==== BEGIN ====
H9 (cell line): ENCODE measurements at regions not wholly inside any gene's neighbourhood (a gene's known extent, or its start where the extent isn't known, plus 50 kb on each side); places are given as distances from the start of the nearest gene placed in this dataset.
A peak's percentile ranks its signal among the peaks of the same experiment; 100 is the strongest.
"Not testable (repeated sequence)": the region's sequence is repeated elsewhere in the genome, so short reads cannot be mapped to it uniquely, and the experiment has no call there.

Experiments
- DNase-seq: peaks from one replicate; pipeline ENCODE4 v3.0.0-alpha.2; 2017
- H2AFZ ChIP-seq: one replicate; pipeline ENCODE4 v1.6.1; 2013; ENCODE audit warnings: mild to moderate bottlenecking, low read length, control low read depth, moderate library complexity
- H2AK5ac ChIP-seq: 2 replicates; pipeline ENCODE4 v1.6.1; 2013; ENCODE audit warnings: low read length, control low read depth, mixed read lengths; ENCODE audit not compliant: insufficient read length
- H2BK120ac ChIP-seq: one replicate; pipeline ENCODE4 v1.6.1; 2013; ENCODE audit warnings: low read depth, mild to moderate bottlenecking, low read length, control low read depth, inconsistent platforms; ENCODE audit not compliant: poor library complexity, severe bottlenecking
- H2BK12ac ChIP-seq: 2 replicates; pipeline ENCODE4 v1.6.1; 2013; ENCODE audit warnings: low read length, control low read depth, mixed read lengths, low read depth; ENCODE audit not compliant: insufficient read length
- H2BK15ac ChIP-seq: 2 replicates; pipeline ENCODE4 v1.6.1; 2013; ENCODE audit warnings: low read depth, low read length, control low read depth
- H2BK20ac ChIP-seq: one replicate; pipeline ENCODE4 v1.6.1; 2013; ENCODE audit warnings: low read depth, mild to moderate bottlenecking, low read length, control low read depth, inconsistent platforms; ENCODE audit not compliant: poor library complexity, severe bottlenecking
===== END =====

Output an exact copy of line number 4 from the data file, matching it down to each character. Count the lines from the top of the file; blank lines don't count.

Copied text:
Experiments